Thursday, October 10, 2013

Stockpiling Food and Water

One of the basics of being a prepper is storing extra food and water for use in the event of an emergency.  Although the term "stockpiling" sounds very survivalist-y, fifty years ago, keeping essential items in reserve was just common sense.
My grandparents had a well back then but they also kept cisterns with water (they had cattle to water, what if the well went dry?) and had irrigation water separate from their household supply.  Triple redundancy was a good thing.  Ditto for food reserves (back then your typical farm family did everything from growing their own vegetables to smoking and curing meat to making jam and preserves with the regularity of the seasons.  These days many people can hardly feed themselves for a week with what they keep in their pantry.
If you are thinking "well that was back then, there is food on every corner these days" consider that boil water orders are issued quite frequently, massive winter storms can strand you at home for days on end, and something like Super Storm Sandy can wipe out every food supply source for miles around.
So now that we are clear that a disaster can happen and you may be responsible for keeping yourself fed and watered for a week or longer, the idea, when beginning to stockpile food and water, is to start small.  Do you have enough extra water on hand to keep you and your family hydrated, clean, and fed for a week?  A month?  Six months?  Do you have enough enough food (meaning ALL the food you would need so you wouldn't need to go to ANY store) on hand to feed yourself and your family for a week?  A month?  Six months?
If you have enough food and water on hand for an entire week, you will be miles ahead of the general population.  If you have enough food and water on hand for a month you will be in very rare company. Here are some things to consider when starting your stockpile:

  • Consider storage space (in the basement, in the attic, under beds, in the pantry, in the garage, etc).
  • Consider storage location (extreme heat/cold, dampness, light, etc. can deteriorate your stores very quickly so locating your stockpile in a cool, dry, dark place is optimal).
  • Consider how you will rotate your food (we used to try to rotate our stored food with our regular food but it was a big hassle so every four months we would use up a quarter of our stores by having a party or donating the oldest quarter of our food then restocking).
  • Consider your needs (when we had a house full of kids and worked with various community service agencies that could always use donations we stocked A LOT of food.  Now that there is just the two of us--and we eat out quite a bit--we store considerably less food so it won't go to waste or spoil).  We still have enough to hold us over for a months-long quarantine if necessary but it won't be nearly as lavish as it used to be (think rice and beans, canned meat and peanut butter...boring but calorie dense).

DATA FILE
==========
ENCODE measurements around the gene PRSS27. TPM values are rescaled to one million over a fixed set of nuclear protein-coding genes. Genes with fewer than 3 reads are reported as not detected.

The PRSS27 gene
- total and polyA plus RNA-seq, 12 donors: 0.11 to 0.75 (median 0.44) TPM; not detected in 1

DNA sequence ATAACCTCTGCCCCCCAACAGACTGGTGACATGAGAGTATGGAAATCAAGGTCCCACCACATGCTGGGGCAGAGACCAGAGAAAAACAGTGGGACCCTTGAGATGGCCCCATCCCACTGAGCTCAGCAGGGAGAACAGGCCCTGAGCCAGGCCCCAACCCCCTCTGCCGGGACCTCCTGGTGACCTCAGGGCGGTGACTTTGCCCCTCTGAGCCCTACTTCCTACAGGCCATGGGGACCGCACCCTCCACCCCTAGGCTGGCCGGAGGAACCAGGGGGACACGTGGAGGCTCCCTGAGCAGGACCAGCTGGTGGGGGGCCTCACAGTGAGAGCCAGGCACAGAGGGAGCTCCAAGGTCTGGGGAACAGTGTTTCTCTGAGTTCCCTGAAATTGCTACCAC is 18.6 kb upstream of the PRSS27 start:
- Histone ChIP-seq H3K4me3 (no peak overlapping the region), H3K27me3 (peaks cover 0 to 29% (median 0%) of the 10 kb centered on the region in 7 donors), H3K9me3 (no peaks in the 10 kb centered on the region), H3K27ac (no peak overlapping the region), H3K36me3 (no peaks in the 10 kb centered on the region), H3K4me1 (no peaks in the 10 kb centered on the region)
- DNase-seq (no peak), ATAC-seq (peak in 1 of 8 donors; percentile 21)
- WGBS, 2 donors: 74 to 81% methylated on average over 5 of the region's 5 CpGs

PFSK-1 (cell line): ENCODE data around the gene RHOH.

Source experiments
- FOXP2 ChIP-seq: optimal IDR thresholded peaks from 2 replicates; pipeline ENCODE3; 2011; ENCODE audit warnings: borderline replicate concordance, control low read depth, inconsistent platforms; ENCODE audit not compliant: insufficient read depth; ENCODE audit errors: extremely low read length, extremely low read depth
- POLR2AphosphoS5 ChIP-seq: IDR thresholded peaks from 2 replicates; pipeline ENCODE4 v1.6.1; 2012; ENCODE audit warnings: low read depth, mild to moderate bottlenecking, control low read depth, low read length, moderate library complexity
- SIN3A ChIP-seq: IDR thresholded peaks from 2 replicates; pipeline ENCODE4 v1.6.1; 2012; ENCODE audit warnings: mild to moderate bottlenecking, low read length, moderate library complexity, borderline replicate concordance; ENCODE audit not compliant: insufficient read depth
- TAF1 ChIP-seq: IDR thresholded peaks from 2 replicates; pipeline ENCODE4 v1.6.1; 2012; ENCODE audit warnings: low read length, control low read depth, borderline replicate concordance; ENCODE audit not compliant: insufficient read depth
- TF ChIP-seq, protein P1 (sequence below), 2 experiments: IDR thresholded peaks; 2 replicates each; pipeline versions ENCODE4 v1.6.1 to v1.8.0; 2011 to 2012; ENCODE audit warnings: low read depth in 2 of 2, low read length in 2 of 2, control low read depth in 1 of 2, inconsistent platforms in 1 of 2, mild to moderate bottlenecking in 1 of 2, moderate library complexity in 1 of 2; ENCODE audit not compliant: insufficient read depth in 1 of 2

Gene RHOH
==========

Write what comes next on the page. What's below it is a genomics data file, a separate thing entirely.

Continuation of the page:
• Consider your finances (you don't want to deprive yourself now just to have a garage full of food.  What you want to do is pick up a hand full of extra loss leaders or a case of corn/etc when it is on a good sale and slowly add to your stores).
  • Consider your specific situation (we live in a desert which means storing lots of extra water, it also means we can grow everything from sprouts to a good supply of vegetables nearly year round).
  • Consider what would happen if you really were stranded at home for a month with no food or water available (in a disaster you may not have enough water or fuel to boil dried beans so canned beans may be a better option; during times when everyone in the house gets the flu at once canned soup is a lifesaver).
  • Consider what you eat when you go backpacking (these are foods that are small to store, easy to carry, don't need to be refrigerated, and have a long shelf life).  On the other hand, pop tarts and Twinkies fit this description but you also want to retain some semblance of health so better food choices should be made.
  • Consider that the more fresh food you can get into your diet the better (preserved foods are usually loaded with salt and chemicals; eating cattails and dandelion greens should be considered)
  • Don't forget comfort foods and treats.  I learned this many years ago from a very tough old woman who was running a large-scale community disaster drill like her life depended on it.  When she handed me a peanut butter and jelly sandwich I idly commented that she had the resources to have the event catered by the best restaurants in the city and she stated that during a disaster people don't want Chateaubriand they want comfort food, like peanut butter and jelly sandwiches.  I ate the sandwich.  Then she gave me cookies and told me people also like treats when a disaster strikes.  I believed her.
Here's some ideas to get you started:
  • Cases of bottled water
  • A big tub of old fashioned oats
  • A box of powdered milk
  • A can of coffee
  • Instant hot chocolate
  • Granola bars
  • Big jar of peanut butter
  • Dried fruit (raisins, apricots, cranberries, etc)
  • Cans of soup
  • Cans of spaghetti sauce
  • Dried pasta
  • Rice
  • Canned meat (tuna, chicken, sardines, Spam, etc)
  • Smoked/cured meat (salami, smoked salmon, etc)
  • Spices (salt, pepper, garlic powder, curry, etc)
  • Baking supplies (flour, sugar, salt, oil, leavener, vanilla, etc)
  • Parmesan cheese
  • Packaged mixes (mac and cheese, gravy mix, noodle side dishes, etc)
  • Canned nuts
  • Instant drink mix powders
  • Beef jerky
  • Candy bars
  • Crackers
  • Canned cheese
  • Canned beans
  • Canned tomatoes
  • Canned/dried vegetables

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